Why 2017 Could be the "Silver Lining" for Energy Fundraising
With Jeff Eaton of Eaton Partners
Q1: How is the amount of dry powder sitting in energy funds going to impact fundraising in 2017?
Jeff Eaton, Eaton Partners:
There’s no doubt about it, there’s a big capital overhang and it is impacting fundraising. We talk to a lot of GPs who are looking to maybe raise their first fund and they’re often saying, "Look at how good a time it is to invest right now with $40, $50 oil." And the first response we typically have to them is, "It’s not as easy as you think," because the reality is a lot of these LPs committed to funds in 2013, ’14 and ’15. And, if the manager’s doing their job right, they haven’t invested all of that money yet. So, that sense of urgency that I think the GPs assume the LPs have—that they have to be putting money to work now—in the LP’s mind, for a lot of them, they’ve already put money to work and they’re just waiting for it to be invested.
There have been some recent exits and realizations, so I believe that 2017 should be a much stronger fundraising year than 2016. That’s the sort of silver lining.
Q2: What did you see in terms of money deployed from energy funds in 2016?
Eaton: If I think through energy services, for a while there, there was still this feeling, "Are we catching a falling knife? Do I really want to be taking that risk?" There was not a lot of activity on the services side the first half of this year. That sector typically lags the recovery we’re starting to see in the upstream side. So there’s still some pain that those service companies are feeling. The banks are still applying pressure, so we’re starting to see a real uptick in deal flow on the services side the second half of the year.
I’d say, on the upstream side, it was pretty consistent throughout the year. We talked to several LPs who had already fully committed themselves to oil and gas by June or July.
Q3: Did the amount of distressed opportunities in 2016 live up to expectations?
Eaton: There’s no doubt there were fewer bankruptcies or well-known public events of companies going out of business. That said, I actually think there was a lot of activity on the distressed side. Whether it be banks burying their positions, managers buying debt on the secondary market or distressed values trying to get into companies who were in some form of distress, that’s definitely taken place. And a lot more than people realize.
The other thing to think about is how you define the stress. There’s financial distress, or companies that are likely going bankrupt, but there’s also commercial distress—companies that may have perfectly decent balance sheets but their industry is out of favor. They’re struggling to make ends meet. They might be motivated sellers or motivated parties who are interested in finding equity investors. So, I think the short answer to your question is, while we haven’t seen a lot of big, public, highly recognizable distressed situations or bankruptcies, there’s actually been a lot of activity on the investment side in distressed situations.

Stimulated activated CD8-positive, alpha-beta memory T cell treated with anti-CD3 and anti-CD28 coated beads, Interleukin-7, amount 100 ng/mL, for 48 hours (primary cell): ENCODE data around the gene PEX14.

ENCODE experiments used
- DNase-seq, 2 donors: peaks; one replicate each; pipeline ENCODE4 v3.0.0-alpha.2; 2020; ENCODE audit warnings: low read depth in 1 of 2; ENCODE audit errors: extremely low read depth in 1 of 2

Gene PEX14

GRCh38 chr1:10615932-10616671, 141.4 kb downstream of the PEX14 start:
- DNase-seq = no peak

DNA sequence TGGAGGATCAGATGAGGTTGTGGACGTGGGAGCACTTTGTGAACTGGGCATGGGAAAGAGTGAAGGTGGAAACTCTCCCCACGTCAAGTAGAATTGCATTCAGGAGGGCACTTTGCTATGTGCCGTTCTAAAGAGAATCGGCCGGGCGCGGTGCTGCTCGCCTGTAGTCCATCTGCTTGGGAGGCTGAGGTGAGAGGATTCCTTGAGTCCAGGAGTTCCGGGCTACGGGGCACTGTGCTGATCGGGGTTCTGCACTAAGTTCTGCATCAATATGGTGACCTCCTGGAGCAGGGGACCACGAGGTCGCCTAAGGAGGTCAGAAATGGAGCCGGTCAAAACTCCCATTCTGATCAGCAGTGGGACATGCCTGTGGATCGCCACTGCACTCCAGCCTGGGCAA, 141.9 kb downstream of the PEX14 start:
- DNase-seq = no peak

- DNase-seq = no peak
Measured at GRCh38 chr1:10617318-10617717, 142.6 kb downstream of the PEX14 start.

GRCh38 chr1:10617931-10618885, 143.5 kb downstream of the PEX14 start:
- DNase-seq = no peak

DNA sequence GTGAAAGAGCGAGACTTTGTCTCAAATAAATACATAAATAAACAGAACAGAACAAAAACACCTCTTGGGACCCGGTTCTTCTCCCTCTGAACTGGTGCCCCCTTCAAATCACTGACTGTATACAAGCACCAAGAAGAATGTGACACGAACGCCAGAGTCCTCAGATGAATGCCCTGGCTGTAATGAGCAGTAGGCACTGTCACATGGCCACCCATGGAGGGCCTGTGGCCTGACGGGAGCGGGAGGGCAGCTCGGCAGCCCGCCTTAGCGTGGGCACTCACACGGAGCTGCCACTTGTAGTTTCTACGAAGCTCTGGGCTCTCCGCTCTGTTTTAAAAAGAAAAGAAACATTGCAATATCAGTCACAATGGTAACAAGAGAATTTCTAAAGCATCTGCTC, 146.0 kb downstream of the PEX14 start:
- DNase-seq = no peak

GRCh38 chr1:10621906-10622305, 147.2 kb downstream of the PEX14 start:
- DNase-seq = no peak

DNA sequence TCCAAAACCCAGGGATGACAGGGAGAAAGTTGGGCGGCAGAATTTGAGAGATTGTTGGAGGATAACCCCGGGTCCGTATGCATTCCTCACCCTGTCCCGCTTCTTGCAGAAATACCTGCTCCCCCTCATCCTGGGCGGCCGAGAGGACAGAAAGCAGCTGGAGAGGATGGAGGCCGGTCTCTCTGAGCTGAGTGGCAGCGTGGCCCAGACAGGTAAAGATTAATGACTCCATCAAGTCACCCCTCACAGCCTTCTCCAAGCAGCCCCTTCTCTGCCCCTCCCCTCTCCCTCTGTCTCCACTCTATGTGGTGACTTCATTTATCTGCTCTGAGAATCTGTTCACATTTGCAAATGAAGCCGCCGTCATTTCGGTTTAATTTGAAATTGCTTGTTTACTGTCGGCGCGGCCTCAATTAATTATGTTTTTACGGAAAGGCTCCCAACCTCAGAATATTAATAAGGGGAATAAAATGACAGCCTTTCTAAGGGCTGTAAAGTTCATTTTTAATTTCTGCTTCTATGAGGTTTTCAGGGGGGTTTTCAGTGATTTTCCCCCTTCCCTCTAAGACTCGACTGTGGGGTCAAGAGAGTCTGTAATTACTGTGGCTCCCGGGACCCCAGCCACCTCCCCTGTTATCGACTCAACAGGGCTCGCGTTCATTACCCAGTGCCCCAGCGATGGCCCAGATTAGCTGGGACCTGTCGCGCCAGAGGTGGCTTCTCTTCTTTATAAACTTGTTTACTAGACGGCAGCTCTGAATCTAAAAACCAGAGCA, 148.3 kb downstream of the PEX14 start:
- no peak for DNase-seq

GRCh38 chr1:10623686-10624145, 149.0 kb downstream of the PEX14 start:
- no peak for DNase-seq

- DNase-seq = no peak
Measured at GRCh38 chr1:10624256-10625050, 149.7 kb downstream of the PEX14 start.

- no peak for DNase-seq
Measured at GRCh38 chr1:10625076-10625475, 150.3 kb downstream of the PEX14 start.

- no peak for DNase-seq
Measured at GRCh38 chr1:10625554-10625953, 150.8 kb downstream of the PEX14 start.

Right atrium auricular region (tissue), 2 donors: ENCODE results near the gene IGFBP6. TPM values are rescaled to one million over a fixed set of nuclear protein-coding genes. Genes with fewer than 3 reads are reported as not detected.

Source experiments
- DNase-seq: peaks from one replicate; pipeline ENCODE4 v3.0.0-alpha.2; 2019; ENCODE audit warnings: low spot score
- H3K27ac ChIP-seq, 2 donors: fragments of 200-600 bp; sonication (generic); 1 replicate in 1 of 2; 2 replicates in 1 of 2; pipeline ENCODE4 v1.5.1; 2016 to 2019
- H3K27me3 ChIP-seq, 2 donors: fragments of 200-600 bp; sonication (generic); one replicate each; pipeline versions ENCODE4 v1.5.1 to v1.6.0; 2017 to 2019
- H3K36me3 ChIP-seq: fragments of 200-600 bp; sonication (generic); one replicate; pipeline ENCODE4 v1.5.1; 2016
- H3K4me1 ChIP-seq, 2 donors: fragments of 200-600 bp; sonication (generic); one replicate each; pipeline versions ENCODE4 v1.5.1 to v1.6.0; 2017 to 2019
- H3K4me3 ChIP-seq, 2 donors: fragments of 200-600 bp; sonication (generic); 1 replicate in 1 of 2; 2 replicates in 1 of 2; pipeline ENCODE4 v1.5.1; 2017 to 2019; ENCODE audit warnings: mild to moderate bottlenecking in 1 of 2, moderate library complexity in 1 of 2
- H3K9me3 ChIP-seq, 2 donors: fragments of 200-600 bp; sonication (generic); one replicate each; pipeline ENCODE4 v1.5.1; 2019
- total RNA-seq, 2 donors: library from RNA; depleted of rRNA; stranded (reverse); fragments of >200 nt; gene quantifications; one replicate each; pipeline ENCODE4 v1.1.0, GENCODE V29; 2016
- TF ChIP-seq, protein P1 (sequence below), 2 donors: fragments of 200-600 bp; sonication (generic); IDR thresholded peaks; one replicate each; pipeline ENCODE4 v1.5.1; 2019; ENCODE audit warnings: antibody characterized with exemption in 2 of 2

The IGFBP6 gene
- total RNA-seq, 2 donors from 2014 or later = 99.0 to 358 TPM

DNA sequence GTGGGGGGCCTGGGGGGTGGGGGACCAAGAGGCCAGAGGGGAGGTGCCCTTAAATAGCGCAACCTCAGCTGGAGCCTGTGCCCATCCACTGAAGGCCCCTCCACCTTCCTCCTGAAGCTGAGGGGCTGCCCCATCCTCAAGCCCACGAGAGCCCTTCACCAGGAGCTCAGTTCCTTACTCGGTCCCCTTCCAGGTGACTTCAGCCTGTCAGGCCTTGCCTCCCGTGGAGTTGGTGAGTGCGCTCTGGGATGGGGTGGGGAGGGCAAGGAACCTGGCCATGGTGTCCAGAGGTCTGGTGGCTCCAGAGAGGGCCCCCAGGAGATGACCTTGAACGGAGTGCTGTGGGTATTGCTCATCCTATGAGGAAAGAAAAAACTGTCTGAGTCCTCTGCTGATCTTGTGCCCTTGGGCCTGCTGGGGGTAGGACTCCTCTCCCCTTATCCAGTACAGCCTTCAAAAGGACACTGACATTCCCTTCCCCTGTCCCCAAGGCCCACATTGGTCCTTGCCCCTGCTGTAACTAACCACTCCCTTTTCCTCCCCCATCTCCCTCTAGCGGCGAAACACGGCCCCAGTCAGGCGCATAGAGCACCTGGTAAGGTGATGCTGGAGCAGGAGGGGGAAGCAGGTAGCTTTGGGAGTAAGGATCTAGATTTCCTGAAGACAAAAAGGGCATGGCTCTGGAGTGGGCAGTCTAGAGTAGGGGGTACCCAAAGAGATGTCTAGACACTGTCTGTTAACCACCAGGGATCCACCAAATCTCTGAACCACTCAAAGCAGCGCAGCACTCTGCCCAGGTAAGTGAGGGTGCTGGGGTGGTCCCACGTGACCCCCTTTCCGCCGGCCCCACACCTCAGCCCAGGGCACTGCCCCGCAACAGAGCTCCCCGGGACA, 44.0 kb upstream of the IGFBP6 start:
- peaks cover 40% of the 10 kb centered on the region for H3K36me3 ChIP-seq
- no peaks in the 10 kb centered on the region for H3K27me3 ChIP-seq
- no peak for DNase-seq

Q4: How does the perceived lack of distressed opportunities impact fundraising?
Eaton: They’d have to tweak their story a bit, right? Because if they raised their fund under the premise that there was going to be the ability to take advantage of these big, distressed bankruptcy situations, the reality is, like we’ve said, there’ve been few of those. Maybe it’s a bit of tweaking here and there, but there have been several mangers who have said all along, "Listen, we don’t know if that’s going to happen. But we do know there are opportunities to buy distressed paper in some of these companies or to find some out-of-favor assets because the companies themselves are facing some commercial distress." Those groups have been probably pretty successful and will probably be able to raise more money to continue doing that.
Q5: How do LPs view the energy market now?
Eaton: Talking to the LPs is a good sign. I think there was a lot of uncertainty over the last year and a half in fundraising. It’s still a very crowded market. There have been a lot of new people who have come to the market to try to raise money. The trick now is to figure out which are the best groups to back. But I’m pretty bullish on fundraising for next year in the energy space.